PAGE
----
Do you like the idea of retiring early, being somewhere on the beach in Bali or Hawaii and sipping one of those umbrella drinks?
Just thinking about it gets me so excited!!!
I’ve been talking about retiring early for as long as I’ve been working, but that is just it–all talk. It sure sounds great, but is it even feasible?
I shouldn’t put the cart before the horse. Before I can even worry about retiring early, I need to see if I can even retire comfortably when it is my time to retire.
By the time I’m at the retirement age, I might not even receive the small monthly paychecks from the government that my dad is currently receiving.
I’ve been contributing ever since I started working at my first professional job, a very healthy amount if I must say so myself. To most people, I am doing really good. But according to Fidelity, I’m in the red zone.
My score is only 52 out of 150? But I thought I’ve been doing really well all these years. How is it possible?
There should be a mandatory class in high school or college to teach people about saving for retirement and investing. Most of us don’t even know what we’re doing. Sure…we all know that we must contribute, save for retirement, but do we really know how or the best way to maximize our money?
An article I read recently on Yahoo! about a couple that started investing in index funds and in less than 10 years, were able to quit their jobs to travel the world. They started investing with just a little bit over $30k first year and ended up with $1 million in their porfolio by the time they decided to quit their jobs in their early 30’s.
It inspired me to start this blog, to actively look into investing and to have a concrete plan.
As the saying goes better late than never.
That couple spent less than 10 years to accomplish their goal. If they can do it, I can do i too!!! I started looking at my Fidelity more carefully, opened an account with Vanguard, invested my HSA money that’s been sitting idly for years and even dabbled with day trading.
In less than 3 months after I first read their story, I’ve managed to earn:
Grand Total: $1413.94
I’m so just amazed when I look at the number. Maybe it is possible after all.
But before we can even start investing, we need to have our ducks in a row.
1. Have an emergency fund
This seems like my favorite thing to include in all my posts about money related. This fund should be able to cover about 3-6 months’ worth of income and is specifically for an emergency (I prefer at least 9 months to a year). Can’t save for “tomorrow” if you don’t have your “today” covered. Although I’m investing most of my money now, I still keep some money in the bank for emergency situations.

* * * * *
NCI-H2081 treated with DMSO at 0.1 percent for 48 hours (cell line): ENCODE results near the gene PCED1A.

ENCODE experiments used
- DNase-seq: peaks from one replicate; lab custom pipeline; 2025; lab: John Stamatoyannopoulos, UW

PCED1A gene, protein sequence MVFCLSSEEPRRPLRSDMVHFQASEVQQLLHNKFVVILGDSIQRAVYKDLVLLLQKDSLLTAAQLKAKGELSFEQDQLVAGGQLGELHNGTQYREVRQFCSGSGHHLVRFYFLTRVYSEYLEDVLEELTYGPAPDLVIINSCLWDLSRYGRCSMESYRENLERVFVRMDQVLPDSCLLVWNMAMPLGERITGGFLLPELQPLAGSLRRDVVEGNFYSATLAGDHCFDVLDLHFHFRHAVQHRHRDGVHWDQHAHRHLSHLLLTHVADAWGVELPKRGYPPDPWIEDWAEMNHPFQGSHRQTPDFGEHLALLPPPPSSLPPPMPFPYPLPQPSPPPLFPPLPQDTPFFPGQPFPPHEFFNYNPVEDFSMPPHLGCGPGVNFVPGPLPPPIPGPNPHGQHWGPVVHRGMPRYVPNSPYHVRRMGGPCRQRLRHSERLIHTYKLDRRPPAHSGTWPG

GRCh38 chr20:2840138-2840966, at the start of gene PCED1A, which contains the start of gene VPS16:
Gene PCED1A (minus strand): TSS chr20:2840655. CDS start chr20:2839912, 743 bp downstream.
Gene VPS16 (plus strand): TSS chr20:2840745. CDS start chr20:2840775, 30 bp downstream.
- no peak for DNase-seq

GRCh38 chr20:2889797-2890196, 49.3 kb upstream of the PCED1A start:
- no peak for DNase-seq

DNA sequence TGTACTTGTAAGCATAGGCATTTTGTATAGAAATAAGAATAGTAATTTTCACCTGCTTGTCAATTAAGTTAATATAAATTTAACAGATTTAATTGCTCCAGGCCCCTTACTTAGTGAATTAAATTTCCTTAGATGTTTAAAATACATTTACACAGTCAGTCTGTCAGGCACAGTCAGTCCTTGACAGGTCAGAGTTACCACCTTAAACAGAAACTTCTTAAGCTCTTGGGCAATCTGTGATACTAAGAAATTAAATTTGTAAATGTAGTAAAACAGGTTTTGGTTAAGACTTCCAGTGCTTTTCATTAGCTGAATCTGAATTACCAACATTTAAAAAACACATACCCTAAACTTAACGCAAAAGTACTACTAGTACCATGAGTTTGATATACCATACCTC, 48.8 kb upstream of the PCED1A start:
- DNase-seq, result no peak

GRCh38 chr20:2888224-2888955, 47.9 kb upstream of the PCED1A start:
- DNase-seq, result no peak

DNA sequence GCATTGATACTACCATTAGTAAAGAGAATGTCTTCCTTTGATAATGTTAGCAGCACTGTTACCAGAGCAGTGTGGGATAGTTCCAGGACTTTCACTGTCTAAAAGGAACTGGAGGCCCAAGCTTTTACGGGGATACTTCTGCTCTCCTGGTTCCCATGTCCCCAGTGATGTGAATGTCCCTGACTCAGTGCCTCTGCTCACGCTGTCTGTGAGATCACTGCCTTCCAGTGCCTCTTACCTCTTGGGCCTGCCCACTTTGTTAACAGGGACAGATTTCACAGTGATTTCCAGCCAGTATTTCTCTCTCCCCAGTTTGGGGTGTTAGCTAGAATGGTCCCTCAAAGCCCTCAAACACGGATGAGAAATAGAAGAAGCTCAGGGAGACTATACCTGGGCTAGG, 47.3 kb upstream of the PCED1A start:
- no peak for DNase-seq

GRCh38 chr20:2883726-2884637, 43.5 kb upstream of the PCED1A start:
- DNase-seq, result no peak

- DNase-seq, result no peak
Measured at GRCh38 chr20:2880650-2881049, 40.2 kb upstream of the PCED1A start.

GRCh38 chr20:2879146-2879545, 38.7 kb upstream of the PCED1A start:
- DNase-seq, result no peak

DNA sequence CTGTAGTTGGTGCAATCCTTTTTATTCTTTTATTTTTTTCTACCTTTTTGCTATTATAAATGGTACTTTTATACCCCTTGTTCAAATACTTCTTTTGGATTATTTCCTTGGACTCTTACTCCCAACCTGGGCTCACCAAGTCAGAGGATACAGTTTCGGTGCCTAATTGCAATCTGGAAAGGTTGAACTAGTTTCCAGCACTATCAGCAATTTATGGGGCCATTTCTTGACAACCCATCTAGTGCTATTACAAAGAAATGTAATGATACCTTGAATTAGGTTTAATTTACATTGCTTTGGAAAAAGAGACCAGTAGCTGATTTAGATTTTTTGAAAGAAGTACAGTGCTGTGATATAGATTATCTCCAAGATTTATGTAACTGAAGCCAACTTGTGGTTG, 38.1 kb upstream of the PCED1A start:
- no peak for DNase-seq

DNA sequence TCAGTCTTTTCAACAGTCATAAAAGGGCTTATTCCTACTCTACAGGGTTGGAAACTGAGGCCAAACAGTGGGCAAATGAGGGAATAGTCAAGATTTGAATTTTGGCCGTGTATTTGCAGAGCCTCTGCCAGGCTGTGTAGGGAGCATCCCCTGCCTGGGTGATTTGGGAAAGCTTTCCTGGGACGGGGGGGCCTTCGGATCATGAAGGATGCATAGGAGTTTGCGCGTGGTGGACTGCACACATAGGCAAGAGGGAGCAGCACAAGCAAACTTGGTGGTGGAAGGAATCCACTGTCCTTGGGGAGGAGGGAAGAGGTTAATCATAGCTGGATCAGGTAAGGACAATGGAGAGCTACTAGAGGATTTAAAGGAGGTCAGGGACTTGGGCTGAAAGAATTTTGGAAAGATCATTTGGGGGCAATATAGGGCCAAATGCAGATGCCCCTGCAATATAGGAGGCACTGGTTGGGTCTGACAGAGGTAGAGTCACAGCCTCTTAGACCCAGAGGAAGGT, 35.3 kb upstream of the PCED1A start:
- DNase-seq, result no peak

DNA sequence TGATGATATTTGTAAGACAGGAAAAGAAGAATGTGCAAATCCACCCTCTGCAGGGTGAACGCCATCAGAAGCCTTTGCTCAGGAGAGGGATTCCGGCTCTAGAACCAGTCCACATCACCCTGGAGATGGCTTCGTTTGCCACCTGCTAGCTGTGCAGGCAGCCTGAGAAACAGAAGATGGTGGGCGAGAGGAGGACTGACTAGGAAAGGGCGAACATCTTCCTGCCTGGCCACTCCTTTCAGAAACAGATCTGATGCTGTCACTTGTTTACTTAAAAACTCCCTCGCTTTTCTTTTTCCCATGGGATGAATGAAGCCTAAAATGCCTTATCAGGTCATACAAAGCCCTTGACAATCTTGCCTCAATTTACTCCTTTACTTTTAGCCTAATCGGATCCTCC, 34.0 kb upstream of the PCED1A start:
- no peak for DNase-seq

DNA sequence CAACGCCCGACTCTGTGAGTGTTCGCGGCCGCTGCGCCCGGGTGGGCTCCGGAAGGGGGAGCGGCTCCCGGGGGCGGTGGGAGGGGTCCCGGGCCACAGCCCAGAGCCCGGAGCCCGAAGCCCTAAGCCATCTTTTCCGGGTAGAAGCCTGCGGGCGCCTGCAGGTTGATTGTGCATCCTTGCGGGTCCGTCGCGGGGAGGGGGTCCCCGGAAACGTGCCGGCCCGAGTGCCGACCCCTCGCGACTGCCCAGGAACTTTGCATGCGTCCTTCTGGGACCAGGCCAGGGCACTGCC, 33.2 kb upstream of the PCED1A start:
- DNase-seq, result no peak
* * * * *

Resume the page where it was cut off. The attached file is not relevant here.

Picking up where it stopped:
2. Pay off debt before you retire
This is a must!!! Whatever debt you have whether it’s student loan debt or a mortage or credit card, it must be paid off because you can even start thinking about retiring. Let’s say you’re 40 years old and you’re buying your first house with 30-year mortgage, you won’t even be done until you’re 70. That’s not something you want.
Related article: How I paid off $130,000 student loan debt in less than 5 years.
3. Invest outside of retirement plans
Most of us know about retirement plans such was 401k. This is the bare minimum. At least contribue to the amount that your employer would watch. In addition, there’s also property investment, managed funds and many more. You must learn about investing and keep your portfolio diversified and in line with your personal tolerance to risk. As you approach retirement, your risk will become more conservative so ensure that you make the necessary changes.
4. Invest your extra money
This only applies if you are done with debts. If you still have debts, use that extra money to pay it off. But if you have no debts, then invest whatever extra money you receive whether it’s a yearly bonus or an increase in pay.
5. Retirement plan with employer matching contribution (401K)
Must take advantage of employer matching contribution. This is literally free money. At least contribute to the minimum that your employer would match. The 401k may be subject to vesting rules which means you must serve a certain number of years to retain the matching funds. I was shocked to learn that one of my co-workers in her 50’s had never had a 401k account, despite working for the same company for almost 20 years. It’s a shame that most people don’t even know or think about it.